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An audit of the antithrombotic therapy for the management of valve repair or replacement Gellatly RM 1,2, Maydelmin D 1, Connell C 1, Marasco S 3, Zimmet.

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Presentation on theme: "An audit of the antithrombotic therapy for the management of valve repair or replacement Gellatly RM 1,2, Maydelmin D 1, Connell C 1, Marasco S 3, Zimmet."— Presentation transcript:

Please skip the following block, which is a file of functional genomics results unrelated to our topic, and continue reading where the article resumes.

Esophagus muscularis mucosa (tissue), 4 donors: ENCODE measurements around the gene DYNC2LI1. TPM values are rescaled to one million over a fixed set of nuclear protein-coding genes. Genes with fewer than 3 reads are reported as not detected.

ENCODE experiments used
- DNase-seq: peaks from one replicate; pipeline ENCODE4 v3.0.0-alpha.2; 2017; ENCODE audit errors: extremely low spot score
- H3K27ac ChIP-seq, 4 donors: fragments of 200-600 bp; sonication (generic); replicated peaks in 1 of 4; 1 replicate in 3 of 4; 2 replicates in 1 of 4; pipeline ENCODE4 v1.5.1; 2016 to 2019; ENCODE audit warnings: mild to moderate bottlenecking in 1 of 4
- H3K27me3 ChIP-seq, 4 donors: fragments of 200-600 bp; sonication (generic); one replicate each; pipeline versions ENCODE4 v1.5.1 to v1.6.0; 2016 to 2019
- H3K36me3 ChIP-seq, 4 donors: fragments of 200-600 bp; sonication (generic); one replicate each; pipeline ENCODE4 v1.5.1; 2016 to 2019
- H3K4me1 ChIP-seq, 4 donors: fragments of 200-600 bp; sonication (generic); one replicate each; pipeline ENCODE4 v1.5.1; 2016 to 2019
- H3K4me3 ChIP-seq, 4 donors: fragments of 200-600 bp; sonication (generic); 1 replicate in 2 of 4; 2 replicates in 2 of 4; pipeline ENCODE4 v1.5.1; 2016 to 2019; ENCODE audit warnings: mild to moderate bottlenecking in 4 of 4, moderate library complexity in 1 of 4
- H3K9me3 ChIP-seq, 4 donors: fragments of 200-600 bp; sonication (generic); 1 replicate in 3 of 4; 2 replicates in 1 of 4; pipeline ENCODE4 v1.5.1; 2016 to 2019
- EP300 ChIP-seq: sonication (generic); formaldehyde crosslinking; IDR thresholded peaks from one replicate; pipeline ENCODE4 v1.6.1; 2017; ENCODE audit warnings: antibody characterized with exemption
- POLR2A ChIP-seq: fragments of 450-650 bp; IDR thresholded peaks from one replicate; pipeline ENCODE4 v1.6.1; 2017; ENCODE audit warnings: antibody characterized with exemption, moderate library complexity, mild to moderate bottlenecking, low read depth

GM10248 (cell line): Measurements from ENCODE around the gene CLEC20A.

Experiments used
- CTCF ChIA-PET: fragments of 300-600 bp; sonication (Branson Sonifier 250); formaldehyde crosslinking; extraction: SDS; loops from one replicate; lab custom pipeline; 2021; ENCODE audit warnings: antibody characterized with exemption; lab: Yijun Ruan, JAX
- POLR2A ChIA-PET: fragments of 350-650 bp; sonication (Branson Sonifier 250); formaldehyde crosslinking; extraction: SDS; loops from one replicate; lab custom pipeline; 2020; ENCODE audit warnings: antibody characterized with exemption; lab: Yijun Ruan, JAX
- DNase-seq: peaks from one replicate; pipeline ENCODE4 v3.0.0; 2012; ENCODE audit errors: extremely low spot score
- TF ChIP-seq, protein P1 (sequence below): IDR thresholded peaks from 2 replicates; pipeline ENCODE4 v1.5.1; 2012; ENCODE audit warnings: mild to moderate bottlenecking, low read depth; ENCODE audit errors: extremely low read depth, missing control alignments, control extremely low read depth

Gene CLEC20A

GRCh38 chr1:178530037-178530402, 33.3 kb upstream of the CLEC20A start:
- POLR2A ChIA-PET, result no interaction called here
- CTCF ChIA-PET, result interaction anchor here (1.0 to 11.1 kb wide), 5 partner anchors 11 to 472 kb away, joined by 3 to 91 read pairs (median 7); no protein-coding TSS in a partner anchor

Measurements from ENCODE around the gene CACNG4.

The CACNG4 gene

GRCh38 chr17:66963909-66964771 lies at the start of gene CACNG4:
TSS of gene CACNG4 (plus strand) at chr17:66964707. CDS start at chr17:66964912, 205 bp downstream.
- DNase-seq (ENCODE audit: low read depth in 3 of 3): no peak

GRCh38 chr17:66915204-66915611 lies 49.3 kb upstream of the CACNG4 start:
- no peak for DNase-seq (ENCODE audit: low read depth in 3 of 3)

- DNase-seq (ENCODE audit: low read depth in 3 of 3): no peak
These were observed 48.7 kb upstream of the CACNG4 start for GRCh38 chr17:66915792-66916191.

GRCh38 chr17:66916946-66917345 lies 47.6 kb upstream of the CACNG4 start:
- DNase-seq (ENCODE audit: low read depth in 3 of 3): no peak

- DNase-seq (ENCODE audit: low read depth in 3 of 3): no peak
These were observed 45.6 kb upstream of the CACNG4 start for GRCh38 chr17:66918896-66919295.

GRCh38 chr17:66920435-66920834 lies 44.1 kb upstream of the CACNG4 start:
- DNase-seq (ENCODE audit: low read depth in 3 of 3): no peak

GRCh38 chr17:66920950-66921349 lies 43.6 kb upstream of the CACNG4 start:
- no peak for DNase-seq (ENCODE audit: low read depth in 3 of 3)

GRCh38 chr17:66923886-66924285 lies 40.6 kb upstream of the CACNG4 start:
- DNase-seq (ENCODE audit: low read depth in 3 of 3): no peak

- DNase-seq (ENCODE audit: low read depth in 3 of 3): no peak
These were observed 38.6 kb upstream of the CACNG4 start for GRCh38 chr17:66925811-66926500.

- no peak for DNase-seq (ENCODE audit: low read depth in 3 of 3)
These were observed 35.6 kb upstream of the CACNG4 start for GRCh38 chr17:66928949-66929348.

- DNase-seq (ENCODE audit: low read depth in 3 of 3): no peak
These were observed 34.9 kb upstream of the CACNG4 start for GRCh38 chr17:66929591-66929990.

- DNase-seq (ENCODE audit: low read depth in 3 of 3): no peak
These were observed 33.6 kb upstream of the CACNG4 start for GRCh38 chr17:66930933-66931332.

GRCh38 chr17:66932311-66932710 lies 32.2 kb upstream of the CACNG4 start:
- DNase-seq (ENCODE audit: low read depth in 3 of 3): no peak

1 An audit of the antithrombotic therapy for the management of valve repair or replacement Gellatly RM 1,2, Maydelmin D 1, Connell C 1, Marasco S 3, Zimmet A 3, White V 4 (1) Pharmacy Department, Alfred Health (2) Faculty of Pharmacy and Pharmaceutical Sciences, Monash University (3) Department of Cardiothoracic Surgery, Alfred Hospital, (4) Department of Cardiology, Alfred Hospital Background Aim Methods Results cont. Discussion This study aimed to evaluate compliance with ACCP antithrombotic guidelines for patients post-aortic and/or mitral valve replacement/repair. Although the primary outcome of 90% concordance was not met, compliance with guidelines at 73% suggested overall compliance was relatively high. Despite this, the guidelines could only be applied to the minority of patients undergoing valvular heart surgery. This was largely due to patients undergoing other concurrent thoracic surgeries, including additional valve surgeries or CABG. This identifies a gap in the current literature with respect to how to adequately manage this patient group. The bleeding and thrombotic rates reported in this study are higher than that reported in the literature. 4,5 This may reflect the use of other antithrombotic therapies used in the peri-operative period which were not evaluated in detail, as well as the significant blood loss that can occur during surgery. Several limitations exist in this study. Assumptions were made for assessing concordance to guidelines, as often the correct therapy was used but no duration of therapy was stated. This is increasingly important for patients who undergo valve surgeries which require short term anticoagulation, with step-down to aspirin therapy. Patient reported pre-operative use of antiplatelet agents without a clear indication. This therapy was often continued post-operatively without any rationale stated. The quality of evidence used to compile the ACCP and ESC antithrombotic guidelines is of low quality. This has resulted in varying interpretations of the evidence and therefore more challenging to provide concrete recommendations in this patient group. Lastly, this study had a short duration of patient follow up, and therefore only captures early bleeding and thrombotic events. Longer follow up would better quantify the risks and benefits of these therapies. Results Antithrombotic therapy is an important consideration after valve replacement or repair. It can reduce the risk of thromboembolism, however, at an increased risk of bleeding. 1 In February 2012, the American College of Cardiology (ACCP) up- dated evidence-based recommendations for antithrombotic therapy in valvular heart disease. 1 Additionally, the European Society of Cardiology (ESC) published guidelines on the management of valvular heart disease in Currently, at the Alfred Hospital, antithrombotic management post valve replacement can vary, and therefore a review of the management strategies as compared to current evidence-based guidelines was completed. This was a retrospective, single centre, chart review of patients who underwent aortic and/or mitral valve repair or replacement between 1st March to 31st August Relevant exclusion criteria were those with contraindications to antithrombotic therapy; incomplete scanned medical records; those undergoing percutaneous valve replacement. The benchmark for concordance to the ACCP guidelines was set at 90% for the primary outcome and was achieved by evaluating medication prescribed and INR target, when applicable. Bleeding events were defined according to the Graafsma study. 3 Bleeding leading to medical or surgical intervention at the operative site was also reported. Stroke was defined as haemorrhagic or ischaemic stroked confirmed by CT or MRI. Other thrombotic events were defined as valvular thrombosis, atrial or ventricular thrombosis confirmed by echocardiography or on re-operation. To evaluate compliance with ACCP guidelines for antithrombotic therapy in patients post-aortic and/or mitral valve replacement/repair. Secondary outcomes are to compare antithrombotic management strategies to those outlined in the ESC 2012 guidelines; and determine the incidence of thromboembolic and bleeding events in patients post-valve replacement/repair. The majority of eligible patients received antithrombotic therapy concordant to the ACCP guidelines, however opportunities for improvement exist. Concordance with ESC guidelines occurred less frequently. Most patients included in this study were too complex for the guidelines to be relevant, suggesting a need for more robust guidance in this population. Between 1 st March to the 31 st of August, 78 patients were reviewed. Baseline characteristics are highlighted in Table1. The population was pre-dominantly male and the average age of patients was 68 year of age. Most patients received bioprostheic valve replacements, with 47% of patients receiving concurrent surgeries, including additional valve replacements/repairs or concurrent coronary artery bypass grafting (CABG). Table 2 summarises the ACCP guidelines used to assess concordance. Of the 78 patients reviewed, only 33 patients (42%) could have the guideline applied to them. For the primary outcome, of those 33 patients, 24 patients (73%) received therapies concordant to guideline recommendations. Bleeding and thrombotic events were recorded in guideline eligible patients (Table 3). Of the six major bleeding events, 3 patients experienced cardiac tamponade requiring surgical intervention and 3 patients required transfusions. One major bleed occurred when therapy was discordant to guidelines. Two patients experienced a thrombotic event, with one event when therapy was discordant to guidelines. Conclusion Table 4 summarises the ESC guidelines used to assess concordance. Of the 78 patients reviewed, only 31 patients (40%) could have the guideline applied to them. For the primary outcome, of those 31 patients, 10 patients (32%) received therapies concordant to guideline recommendations. In those patients where the ESC guidelines could be applied, bleeding and thrombotic events were recorded (Table 5). Eleven bleeding events were recorded, with 5 bleeds occurring in patients with therapy discordant to guidelines. Three thrombotic events were documented, including 2 ischaemic strokes. Table 4. ESC Guideline Recommendations Table 2. ACCP Guideline Recommendations References 1)Whitlock RP, et al. Antithrombotic and Thrombolytic Therapy for Valvular Disease. Chest 2012; 141(2) (Suppl):e576S-e600S. 2)Vahanian A, et al. Guidelines on the management of valvular heart disease. Eur Heart Journ 2012;33: )Graafsma YP, et al. Bleeding classification in clinical trials: observer variability and clinical relevance. Thromb Haemost 1997;78: )Dong MF, et al. Anticoagulation therapy with combined low dose aspirin and warfarin following mechanical heart valve replacement. Thrombosis Research 2011;128(5):e )Brennan JM, et al. Patterns of anticoagulation following bioprosthetic valve implantation: observations from ANSWER. J Heart Valve Dis 2012;21(1):78-87.